|SMCROUTED(8)||System Manager's Manual (smm)||SMCROUTED(8)|
smcroutedis a static multicast routing daemon providing fine grained control over the multicast forwarding cache (MFC) in the UNIX kernel. Both IPv4 and IPv6 are fully supported.
smcroutedcan be used as an alternative to dynamic multicast daemons like mrouted(8), pimd(8) or pim6sd(8) in situations where static multicast routes should be maintained and/or no proper IGMP or MLD signaling exists. Multicast routes exist in the UNIX kernel only as long as a multicast routing daemon is running. On Linux, multiple multicast routers can run simultaneously using different multicast routing tables. To run
mroutedat the same time, set the former to use a routing table other than the default (0).
smcroutedmodifies the kernel routing table and needs either full superuser rights, or
CAP_NET_ADMINon Linux. This also applies to the friendly control tool smcroutectl(8).
smcroutectl flushcommand, which can be called manually on topology changes.
smcroutedhas loaded/reloaded all static multicast routes from the configuration file, or when a source-less (ANY) rule has been installed.
-lLEVEL to increase verbosity. Returns non-zero on error.
-Ifoo would make
/etc/foo.conf, write its PID to
/var/run/foo.pidand create an IPC socket for
smcroutectlthe same option can be used to select the proper
smcroutedinstance to send IPC to. This option is required for both daemon and client when running multiple
smcroutedinstances, using multiple routing tables, on Linux.
smcroutedis built with mrdisc support (Linux, and IPv4, only). RFC4286.
smcroutedenables multicast routing on all available, and multicast capable, interfaces in the system. These interfaces are enumerated as VIFs, virtual interfaces, of which most UNIX systems have a very limited amount, usually 32. This daemon option inverts the behavior so no interfaces are enabled by default. Useful on systems with many interfaces, where multicast routing only makes use of a few. The config file setting phyint IFNAME enable is required to enable the required interfaces.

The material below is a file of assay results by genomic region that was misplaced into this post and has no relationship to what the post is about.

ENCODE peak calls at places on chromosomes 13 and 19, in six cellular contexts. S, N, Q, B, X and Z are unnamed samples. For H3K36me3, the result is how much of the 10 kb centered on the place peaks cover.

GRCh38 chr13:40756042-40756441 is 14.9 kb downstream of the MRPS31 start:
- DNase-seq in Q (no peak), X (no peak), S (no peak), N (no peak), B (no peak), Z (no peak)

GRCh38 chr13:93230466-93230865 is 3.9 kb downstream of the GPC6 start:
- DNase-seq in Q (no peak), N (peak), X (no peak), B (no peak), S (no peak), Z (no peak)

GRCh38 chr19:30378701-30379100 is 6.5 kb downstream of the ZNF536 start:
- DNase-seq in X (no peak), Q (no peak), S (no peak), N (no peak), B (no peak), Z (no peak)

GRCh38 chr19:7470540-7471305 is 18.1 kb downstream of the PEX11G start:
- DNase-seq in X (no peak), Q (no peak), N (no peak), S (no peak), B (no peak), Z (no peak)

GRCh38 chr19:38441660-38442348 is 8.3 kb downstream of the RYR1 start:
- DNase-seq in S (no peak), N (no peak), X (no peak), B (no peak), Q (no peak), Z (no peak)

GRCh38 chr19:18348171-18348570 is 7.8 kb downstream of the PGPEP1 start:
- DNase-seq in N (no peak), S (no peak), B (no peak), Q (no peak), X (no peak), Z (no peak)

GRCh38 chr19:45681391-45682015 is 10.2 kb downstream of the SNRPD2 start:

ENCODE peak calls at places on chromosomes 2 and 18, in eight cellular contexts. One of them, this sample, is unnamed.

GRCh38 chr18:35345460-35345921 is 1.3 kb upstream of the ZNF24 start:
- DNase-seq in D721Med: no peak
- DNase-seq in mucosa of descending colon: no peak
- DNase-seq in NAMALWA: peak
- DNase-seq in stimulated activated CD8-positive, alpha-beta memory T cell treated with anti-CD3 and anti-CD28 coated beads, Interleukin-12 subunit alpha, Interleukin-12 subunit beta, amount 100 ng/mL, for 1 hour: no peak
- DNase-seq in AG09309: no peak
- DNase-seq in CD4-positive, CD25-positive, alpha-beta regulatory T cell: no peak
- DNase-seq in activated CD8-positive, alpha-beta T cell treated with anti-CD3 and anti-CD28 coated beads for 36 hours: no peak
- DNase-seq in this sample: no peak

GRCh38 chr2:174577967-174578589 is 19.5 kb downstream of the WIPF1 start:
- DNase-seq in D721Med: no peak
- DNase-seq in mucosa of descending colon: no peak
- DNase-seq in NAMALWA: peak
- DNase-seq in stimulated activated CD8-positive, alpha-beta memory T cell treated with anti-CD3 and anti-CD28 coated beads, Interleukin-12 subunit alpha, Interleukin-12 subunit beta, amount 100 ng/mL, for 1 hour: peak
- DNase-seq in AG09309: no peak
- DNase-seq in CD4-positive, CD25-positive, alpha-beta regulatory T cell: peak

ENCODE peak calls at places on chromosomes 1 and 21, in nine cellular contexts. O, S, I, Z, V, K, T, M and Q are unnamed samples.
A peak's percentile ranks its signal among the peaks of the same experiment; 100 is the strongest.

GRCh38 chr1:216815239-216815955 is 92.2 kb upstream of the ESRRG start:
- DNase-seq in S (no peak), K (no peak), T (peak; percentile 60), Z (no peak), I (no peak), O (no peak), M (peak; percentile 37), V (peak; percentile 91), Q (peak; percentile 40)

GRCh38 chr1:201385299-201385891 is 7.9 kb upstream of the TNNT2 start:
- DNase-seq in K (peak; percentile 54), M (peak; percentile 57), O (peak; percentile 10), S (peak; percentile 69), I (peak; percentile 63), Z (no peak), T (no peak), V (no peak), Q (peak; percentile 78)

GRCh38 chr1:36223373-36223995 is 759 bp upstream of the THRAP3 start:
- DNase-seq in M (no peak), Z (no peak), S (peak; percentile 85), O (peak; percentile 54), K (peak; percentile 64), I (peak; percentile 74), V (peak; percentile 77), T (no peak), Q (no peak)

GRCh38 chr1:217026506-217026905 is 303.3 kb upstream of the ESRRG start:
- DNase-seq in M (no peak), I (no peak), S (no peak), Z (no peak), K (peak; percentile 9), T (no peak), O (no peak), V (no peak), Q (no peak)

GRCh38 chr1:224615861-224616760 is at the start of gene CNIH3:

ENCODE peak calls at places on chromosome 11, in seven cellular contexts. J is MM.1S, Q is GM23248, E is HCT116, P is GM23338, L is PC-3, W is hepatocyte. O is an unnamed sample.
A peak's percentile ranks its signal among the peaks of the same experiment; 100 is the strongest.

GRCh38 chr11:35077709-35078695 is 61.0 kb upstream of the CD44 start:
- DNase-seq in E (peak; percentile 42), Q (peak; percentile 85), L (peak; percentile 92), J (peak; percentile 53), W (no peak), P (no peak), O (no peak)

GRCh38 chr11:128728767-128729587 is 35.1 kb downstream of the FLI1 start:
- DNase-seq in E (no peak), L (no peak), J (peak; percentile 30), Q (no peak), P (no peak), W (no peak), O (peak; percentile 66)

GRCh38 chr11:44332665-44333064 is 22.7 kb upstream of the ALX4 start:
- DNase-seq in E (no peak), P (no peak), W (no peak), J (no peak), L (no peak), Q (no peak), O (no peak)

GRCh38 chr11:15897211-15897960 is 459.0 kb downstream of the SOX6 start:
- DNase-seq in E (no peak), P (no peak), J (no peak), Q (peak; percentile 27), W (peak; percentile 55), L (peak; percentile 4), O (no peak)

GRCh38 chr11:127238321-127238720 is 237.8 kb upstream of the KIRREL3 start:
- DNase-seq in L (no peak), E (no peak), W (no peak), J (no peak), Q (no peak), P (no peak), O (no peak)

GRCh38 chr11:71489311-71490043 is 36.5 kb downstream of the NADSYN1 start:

smcroutedis built with libcap support.
-iNAME. Regardless, setting this option overrides all others, but it is recommended to use the ident option instead.
ip mrule add iif eth0 lookup 123 ip mrule add oif eth0 lookup 123
Note:Only available on Linux.
smcroutectl. Use this to override the default socket path, derived from the daemon identity,
-iNAME. This option can be useful when overriding the identity is not sufficient, e.g. for testing. The default depends on how
smcroutedis configured at build time, see FILES.
-eCMD option is useful if you want to trigger other processes to start when
smcroutedhas completed installing dynamic multicast routes from (*,G) rules in /etc/smcroute.conf, or when a source-less (ANY) route, a.k.a (*,G) multicast rule, from /etc/smcroute.conf. is matched and installed. For instance, calling conntrack on Linux to flush firewall connection tracking when NAT:ing multicast. The script CMD is called with an argument reload or install to let the script know if it is called on SIGHUP/startup, or when a (*,G) rule is matched and installed. In the latter case
smcroutedalso sets two environment variables:
group. Beware that these environment variables are unconditionally overwritten by
smcroutedand can thus not be used to pass information to the script from outside of
smcroutedstarts up it scans for available network interfaces that have the
MULTICASTflag set. Provided the
-Nflag is not set, each interface is enumerated as a virtual interface (VIF) which is what the kernel's multicast routing stack uses. The enumeration process on some operating systems also require each interface to have an IP address, but Linux and FreeBSD systems only require the ifindex and the MULTICAST flag. If the interface does not yet exist when
-dSEC flag can be used to delay startup. Otherwise
smcroutedneeds to be reloaded (e.g., using SIGHUP) when a new interface has been added to the system. Since VIFs are a limited resource, most operating systems only support 32 in total, the administrator may need to declare which interfaces to use for multicast routing using the /etc/smcroute.conf
phyintdirective. It is recommended to always start
-Nflag, disabling VIF creation by default, and then selectively enable each of the interfaces you are going to route between. See smcroute.conf(5) for more information.
Administrative scoping (RFC2365)
smcroutedthis is left to the administrator to manage. See mrouted(8), and mrouted.conf(5), for more details.